"For Mr. Trump, nothing is sacred. The truth is malleable, instrumental, subjective. It is all about him."
(The New York Times)
A year ago, I declared on these pages that despite being a Republican my whole life, I would not under any circumstances vote for Donald J. Trump for president. Since then, I’ve been asked by other Republicans if I kept that promise (I did) and whether I regret it (I don’t).
Republicans who disagree with my stance make the following argument: Mr. Trump, while flawed, is preferable to Hillary Clinton. His cabinet appointments, they say, have been reassuring, and it’s true that several of them are. In addition, the nominee to replace Antonin Scalia on the Supreme Court is certain to be more of an originalist than a Clinton appointment would be. On top of that, Republicans are in control of Congress, meaning they are likely to drive much of the agenda, particularly given Mr. Trump’s notable lack of interest in policy. Whatever misgivings anti-Trump conservatives might have had about him, he’ll undo much of the agenda of his liberal predecessor while Mrs. Clinton would have built on it.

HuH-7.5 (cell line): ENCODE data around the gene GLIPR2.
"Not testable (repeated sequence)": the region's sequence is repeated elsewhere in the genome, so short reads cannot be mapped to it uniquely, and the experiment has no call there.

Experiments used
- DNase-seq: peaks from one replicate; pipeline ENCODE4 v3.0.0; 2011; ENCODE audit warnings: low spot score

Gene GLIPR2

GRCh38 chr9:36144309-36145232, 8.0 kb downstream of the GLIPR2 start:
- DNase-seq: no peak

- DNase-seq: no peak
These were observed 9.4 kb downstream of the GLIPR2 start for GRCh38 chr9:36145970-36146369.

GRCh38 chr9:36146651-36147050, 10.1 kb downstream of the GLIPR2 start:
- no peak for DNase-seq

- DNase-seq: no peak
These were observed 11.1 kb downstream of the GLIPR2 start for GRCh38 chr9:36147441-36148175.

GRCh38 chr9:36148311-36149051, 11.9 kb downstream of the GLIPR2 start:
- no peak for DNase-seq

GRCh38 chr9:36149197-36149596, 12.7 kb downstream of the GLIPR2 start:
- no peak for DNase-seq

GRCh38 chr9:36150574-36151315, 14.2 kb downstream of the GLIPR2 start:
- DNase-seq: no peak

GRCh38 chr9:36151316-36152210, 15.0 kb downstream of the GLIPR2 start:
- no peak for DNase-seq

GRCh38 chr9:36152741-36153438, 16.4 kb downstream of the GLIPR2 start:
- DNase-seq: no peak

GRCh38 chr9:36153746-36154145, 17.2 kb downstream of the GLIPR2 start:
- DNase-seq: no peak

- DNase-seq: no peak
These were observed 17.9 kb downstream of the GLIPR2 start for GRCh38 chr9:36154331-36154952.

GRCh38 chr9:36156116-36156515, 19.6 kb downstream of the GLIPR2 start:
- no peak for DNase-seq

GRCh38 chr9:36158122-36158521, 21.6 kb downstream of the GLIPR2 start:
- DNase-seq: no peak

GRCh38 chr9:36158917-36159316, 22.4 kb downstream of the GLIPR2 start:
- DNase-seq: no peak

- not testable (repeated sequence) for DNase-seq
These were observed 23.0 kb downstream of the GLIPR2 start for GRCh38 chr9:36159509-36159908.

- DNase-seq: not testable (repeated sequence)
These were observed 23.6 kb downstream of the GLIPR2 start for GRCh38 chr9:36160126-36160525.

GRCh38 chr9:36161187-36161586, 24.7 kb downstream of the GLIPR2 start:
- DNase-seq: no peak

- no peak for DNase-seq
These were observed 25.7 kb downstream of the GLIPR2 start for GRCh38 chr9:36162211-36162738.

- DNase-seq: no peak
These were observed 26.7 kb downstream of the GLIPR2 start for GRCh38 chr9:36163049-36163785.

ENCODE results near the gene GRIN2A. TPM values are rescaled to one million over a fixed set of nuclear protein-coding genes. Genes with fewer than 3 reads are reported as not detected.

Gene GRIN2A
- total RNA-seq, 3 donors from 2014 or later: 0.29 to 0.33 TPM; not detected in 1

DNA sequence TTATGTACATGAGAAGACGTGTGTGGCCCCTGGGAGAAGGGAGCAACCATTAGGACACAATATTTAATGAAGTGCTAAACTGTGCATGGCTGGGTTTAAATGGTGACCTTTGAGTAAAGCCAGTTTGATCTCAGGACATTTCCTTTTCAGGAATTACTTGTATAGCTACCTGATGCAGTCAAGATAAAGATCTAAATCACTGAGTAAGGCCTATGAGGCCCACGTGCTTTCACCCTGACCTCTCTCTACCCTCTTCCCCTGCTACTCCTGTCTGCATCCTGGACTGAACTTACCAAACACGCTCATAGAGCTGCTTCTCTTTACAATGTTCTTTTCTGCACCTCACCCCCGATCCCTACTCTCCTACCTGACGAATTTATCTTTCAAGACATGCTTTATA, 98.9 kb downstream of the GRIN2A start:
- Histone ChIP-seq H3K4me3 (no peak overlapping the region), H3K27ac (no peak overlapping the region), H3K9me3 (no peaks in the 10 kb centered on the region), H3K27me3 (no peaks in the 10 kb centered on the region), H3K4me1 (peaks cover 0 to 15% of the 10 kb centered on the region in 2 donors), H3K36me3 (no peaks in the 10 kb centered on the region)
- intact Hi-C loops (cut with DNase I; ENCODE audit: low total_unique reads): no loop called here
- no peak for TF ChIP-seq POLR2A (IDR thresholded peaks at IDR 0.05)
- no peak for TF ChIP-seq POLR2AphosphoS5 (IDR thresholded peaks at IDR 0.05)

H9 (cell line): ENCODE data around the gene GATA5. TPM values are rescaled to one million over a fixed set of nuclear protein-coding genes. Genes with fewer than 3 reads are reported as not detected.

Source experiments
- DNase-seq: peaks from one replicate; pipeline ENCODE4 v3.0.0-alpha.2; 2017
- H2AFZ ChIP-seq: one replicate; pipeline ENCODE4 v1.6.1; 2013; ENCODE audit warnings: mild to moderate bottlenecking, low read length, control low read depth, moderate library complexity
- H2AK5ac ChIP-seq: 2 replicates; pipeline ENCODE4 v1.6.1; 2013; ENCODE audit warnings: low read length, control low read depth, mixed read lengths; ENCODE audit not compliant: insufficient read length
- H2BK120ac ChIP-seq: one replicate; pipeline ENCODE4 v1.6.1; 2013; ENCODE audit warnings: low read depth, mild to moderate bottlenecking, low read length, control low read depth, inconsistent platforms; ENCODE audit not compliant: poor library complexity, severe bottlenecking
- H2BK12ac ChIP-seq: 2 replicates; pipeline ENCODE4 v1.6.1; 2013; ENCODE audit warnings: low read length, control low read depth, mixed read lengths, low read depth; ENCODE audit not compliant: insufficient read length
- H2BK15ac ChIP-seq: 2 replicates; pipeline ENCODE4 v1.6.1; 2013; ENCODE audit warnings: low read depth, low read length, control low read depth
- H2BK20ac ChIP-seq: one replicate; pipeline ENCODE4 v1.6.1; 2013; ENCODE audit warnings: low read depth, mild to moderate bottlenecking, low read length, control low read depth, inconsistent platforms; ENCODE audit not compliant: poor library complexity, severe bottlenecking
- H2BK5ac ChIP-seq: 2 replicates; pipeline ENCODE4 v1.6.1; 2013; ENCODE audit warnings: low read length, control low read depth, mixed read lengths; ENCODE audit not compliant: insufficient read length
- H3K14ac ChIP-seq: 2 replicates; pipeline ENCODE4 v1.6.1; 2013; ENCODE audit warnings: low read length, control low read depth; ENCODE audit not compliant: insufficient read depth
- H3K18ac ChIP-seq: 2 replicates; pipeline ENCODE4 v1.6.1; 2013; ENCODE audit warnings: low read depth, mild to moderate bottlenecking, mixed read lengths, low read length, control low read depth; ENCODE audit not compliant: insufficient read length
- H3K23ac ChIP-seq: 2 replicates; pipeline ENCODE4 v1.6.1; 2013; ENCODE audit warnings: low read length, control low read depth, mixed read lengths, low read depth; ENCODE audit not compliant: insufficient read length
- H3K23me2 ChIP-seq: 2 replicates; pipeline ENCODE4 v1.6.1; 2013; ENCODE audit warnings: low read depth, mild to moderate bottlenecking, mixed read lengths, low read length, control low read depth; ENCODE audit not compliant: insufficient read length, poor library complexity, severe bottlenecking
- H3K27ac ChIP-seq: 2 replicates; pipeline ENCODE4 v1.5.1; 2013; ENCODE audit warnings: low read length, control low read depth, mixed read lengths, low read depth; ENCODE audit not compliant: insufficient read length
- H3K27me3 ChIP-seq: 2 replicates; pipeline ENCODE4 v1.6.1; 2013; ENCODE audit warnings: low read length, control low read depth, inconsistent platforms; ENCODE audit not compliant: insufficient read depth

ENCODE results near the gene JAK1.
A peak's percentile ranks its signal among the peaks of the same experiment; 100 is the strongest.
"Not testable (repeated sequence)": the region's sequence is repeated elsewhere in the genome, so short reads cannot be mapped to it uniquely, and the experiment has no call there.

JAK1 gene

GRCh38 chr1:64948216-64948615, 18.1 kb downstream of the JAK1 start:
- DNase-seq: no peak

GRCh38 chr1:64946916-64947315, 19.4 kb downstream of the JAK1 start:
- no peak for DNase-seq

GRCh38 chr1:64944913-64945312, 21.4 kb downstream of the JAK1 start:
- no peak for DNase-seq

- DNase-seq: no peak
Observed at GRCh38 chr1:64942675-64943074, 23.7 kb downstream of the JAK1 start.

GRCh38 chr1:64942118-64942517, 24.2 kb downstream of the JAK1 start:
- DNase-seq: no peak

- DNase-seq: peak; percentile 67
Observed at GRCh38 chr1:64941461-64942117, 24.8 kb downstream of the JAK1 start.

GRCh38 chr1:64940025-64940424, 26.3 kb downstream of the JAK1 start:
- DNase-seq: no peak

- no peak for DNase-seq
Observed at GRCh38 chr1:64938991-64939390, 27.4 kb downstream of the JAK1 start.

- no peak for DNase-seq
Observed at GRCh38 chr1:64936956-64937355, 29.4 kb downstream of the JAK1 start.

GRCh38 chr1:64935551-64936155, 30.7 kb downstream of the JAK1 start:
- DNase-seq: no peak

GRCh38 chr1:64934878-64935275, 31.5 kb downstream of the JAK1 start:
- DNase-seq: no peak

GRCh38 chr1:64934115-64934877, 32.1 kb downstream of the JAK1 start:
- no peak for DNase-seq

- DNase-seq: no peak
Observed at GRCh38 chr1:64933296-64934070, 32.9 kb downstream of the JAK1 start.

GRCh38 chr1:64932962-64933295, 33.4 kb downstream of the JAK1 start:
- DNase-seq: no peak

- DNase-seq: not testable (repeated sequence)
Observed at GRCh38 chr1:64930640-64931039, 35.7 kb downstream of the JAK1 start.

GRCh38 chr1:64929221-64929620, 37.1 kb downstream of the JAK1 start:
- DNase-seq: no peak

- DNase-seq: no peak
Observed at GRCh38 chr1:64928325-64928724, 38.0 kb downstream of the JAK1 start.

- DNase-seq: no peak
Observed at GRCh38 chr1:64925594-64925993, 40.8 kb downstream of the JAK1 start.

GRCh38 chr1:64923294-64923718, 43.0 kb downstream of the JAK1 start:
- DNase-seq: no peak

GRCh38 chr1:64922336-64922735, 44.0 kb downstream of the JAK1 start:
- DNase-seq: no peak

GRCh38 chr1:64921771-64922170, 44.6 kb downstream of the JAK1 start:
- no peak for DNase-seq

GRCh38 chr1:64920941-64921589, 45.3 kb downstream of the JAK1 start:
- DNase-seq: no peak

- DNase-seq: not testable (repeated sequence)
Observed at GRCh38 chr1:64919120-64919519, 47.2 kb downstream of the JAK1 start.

This case is hardly irrational, and over time it may be proved right. President Trump may govern well and in a conservative manner, and my concerns about him may eventually look misguided and silly.
But I doubt it.
To understand why, it’s worth keeping in mind that my chief worries about Mr. Trump were never strictly ideological; they had to do with temperament and character.